WASHINGTON, DC - All throughout the 2011 playoffs, the number one factor in the Boston Bruins' capturing of Lord Stanley's Cup for the first time since Ed Westfall and Derek Sanderson donned the eight-spoked "B" was their incredible depth that spread throughout the roster.
Fourth year bench boss Claude Julien's front-line arsenal was stacked with three fully capable scoring lines and a fourth unit that could be relied upon to protect a lead whilst providing a valuable spark of energy for their teammates. Now in his fifth season with the Black and Gold -- and the fifth consecutive year that he's brought playoff hockey to Causeway Street - it appears that Julien will indeed have that same luxury during the 2012 playoffs.
Through three games of their first round series against the seventh seeded Washington Capitals, the Bruins have amassed a grand total of six goals. Before the series began, if I had told you that against such an offensively gifted squad like the Caps, the B's would be up two games to one despite only scoring six goals, you'd have thought I was crazy. Now, if I told you that they would do so with only one tally of contribution from their top six forwards, you'd have thought I'd reached the Tyson Nash level of insane.
Rich Peverley's wrist shot goal in the opening minute of the second period during Monday's game three was in fact the only goal of the series recorded by a Bruins' player currently skating on one of the team's top two offensive units. In most situations, a team with it's top two lines engulfed in such struggles would easily fold from a complete lack of offensive production. But as the Bruins proved throughout last spring and early summer, their bottom six is fully capable of off-setting their stars' struggles even on the grandest of playoff hockey stages.
"It's huge" said winger Brad Marchand of his team's incredible depth. "That's why we won last year, because our depth guys always stepped up at the right time."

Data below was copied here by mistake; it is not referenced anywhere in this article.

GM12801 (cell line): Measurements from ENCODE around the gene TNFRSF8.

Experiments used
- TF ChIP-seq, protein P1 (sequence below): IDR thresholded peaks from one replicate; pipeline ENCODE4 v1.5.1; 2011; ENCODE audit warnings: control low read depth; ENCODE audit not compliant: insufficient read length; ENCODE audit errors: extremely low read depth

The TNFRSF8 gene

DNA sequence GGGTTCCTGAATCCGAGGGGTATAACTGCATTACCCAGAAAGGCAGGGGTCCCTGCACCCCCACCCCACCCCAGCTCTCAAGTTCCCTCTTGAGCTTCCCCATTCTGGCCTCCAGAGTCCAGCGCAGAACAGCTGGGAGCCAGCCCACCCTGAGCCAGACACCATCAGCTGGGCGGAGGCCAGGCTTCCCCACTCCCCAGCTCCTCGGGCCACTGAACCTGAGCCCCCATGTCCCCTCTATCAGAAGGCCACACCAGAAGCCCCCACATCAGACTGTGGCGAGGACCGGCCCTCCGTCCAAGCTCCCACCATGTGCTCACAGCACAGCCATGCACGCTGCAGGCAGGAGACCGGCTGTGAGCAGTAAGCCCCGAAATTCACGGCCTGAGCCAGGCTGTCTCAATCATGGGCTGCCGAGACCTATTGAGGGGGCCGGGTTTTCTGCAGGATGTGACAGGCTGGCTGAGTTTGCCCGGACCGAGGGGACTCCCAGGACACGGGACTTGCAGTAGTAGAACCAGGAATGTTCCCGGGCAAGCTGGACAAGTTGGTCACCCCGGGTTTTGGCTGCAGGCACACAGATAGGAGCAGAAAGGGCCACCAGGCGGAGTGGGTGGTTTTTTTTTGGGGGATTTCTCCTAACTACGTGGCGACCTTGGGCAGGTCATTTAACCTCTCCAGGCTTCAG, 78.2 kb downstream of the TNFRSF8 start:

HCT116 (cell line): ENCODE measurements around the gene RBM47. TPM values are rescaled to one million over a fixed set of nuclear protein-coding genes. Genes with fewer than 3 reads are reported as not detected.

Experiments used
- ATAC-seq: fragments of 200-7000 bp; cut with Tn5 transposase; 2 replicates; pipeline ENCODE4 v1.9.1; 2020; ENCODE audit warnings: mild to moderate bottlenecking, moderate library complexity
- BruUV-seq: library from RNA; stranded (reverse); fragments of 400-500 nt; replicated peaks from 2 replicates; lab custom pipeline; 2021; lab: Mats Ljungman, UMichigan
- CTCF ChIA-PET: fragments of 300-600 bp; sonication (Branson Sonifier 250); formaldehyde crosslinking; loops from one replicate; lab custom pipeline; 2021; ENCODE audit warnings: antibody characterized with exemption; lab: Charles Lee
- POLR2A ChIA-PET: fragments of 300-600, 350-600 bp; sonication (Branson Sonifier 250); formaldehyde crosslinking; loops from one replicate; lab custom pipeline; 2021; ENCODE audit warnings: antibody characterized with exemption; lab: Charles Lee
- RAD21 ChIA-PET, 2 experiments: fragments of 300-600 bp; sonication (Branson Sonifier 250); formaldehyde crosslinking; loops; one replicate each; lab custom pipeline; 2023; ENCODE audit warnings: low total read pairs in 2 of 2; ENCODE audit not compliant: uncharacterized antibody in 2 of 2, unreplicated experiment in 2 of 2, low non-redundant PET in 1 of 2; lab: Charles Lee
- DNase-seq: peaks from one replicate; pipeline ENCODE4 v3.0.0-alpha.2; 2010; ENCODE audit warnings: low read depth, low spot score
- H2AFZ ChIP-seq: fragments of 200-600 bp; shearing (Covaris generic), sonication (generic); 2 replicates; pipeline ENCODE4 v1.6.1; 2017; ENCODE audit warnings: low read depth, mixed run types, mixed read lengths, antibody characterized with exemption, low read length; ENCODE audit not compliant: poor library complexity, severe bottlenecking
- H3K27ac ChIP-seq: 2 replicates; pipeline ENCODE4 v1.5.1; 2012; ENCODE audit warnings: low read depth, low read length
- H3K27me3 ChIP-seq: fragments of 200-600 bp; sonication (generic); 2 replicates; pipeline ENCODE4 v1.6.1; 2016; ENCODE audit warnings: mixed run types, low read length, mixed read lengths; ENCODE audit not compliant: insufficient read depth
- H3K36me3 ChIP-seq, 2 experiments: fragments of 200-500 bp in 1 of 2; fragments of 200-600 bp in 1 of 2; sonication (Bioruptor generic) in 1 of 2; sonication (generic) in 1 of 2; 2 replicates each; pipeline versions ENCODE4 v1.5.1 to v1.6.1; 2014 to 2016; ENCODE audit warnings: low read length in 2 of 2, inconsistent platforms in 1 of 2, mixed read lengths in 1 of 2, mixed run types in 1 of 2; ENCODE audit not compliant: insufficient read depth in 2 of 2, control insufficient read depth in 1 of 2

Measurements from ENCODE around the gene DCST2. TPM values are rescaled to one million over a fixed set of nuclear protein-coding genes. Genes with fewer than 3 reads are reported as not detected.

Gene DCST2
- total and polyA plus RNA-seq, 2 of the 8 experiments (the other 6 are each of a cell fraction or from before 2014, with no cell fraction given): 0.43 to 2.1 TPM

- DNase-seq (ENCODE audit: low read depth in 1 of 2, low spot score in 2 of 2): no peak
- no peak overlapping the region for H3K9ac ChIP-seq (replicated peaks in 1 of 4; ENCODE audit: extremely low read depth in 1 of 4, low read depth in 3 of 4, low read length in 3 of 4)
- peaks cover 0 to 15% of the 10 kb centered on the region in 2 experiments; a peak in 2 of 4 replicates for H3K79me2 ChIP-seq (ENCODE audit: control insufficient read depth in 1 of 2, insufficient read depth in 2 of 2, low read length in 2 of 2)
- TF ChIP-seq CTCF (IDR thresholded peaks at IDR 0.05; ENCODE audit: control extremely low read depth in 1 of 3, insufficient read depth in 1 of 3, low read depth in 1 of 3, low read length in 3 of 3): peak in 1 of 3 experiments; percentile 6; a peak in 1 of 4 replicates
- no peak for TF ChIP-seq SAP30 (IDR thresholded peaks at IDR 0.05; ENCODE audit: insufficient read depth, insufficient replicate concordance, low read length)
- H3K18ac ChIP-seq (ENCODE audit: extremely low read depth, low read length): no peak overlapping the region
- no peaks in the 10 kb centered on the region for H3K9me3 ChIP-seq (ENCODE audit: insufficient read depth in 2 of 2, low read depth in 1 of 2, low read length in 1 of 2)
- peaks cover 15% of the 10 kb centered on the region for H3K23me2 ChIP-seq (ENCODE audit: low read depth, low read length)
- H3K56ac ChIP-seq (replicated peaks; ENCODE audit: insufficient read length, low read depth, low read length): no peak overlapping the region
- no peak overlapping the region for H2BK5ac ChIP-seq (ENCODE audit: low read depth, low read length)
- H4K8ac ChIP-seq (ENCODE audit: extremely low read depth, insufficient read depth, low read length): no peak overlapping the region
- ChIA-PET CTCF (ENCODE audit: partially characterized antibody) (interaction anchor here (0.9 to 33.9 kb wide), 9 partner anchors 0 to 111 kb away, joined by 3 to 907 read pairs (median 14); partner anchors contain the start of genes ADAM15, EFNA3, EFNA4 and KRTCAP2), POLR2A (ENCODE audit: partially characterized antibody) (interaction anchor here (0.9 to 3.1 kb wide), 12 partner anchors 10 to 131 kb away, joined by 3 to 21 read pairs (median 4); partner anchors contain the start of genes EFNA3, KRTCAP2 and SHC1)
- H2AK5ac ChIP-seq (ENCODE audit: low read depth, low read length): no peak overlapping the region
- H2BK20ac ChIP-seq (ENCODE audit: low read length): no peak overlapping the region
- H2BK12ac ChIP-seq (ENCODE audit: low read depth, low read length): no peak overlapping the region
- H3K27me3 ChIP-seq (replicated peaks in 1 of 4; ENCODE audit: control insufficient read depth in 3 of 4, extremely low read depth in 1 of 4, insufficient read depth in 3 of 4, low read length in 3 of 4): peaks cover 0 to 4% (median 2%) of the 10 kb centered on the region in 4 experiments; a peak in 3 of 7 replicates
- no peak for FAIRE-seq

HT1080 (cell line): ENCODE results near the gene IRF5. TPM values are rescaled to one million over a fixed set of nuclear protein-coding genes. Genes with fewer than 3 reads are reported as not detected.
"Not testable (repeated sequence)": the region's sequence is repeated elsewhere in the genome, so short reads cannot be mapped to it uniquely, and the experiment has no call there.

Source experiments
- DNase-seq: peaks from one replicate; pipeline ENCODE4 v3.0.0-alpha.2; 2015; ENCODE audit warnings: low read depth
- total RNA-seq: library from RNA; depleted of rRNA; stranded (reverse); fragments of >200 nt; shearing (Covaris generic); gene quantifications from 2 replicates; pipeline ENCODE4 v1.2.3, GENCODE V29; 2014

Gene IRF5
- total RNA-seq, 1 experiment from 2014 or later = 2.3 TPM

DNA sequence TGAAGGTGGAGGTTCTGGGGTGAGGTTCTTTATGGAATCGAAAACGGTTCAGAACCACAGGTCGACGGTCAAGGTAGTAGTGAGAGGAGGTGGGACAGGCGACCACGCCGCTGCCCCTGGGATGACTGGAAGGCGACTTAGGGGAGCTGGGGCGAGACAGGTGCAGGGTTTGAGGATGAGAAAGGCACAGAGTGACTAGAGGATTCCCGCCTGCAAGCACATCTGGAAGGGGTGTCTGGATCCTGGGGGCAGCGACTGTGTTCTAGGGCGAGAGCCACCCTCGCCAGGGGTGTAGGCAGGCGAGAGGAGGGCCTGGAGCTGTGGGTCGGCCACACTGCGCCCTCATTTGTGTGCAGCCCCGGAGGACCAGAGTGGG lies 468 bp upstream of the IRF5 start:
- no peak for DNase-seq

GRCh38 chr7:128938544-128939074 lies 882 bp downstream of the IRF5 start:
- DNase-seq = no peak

"Any time we can chip in, it's a bonus" remarked a humble Brian Rolston after a Wednesday afternoon practice at the Kettler Ice Plex just south of Washington. However, the contributions of both his line (featuring Chris Kelly and Benoit Pouliot) and the fourth unit (Daniel Paille-Gregory Campbell-Shawn Thornton) cannot be undervalued. Their commitment to hard work and solid defensive play, along with their ability to find the score sheet during clutch moments allow coach Julien to expand his playoff bench while most opposing coaches tend to shorten theirs.
"If the top two lines aren't scoring and the bottom two are, it really makes a big difference," Marchand said. "That's why we're such a tough team to play against, because we have that overall depth and lots of guys stepping up at the right time."
If the Bruins are to advance past the first round for the fourth consecutive campaign and make a legitimate attempt to defend their championship, it's fairly obvious to assume that they will need significant offensive contributions from the top forwards that they've relied on all season long. If the likes of Milan Lucic, David Krejci and Tyler Seguin are to find their stride this postseason, the Bruins will once again possess the deepest and most versatile forward core in the NHL.
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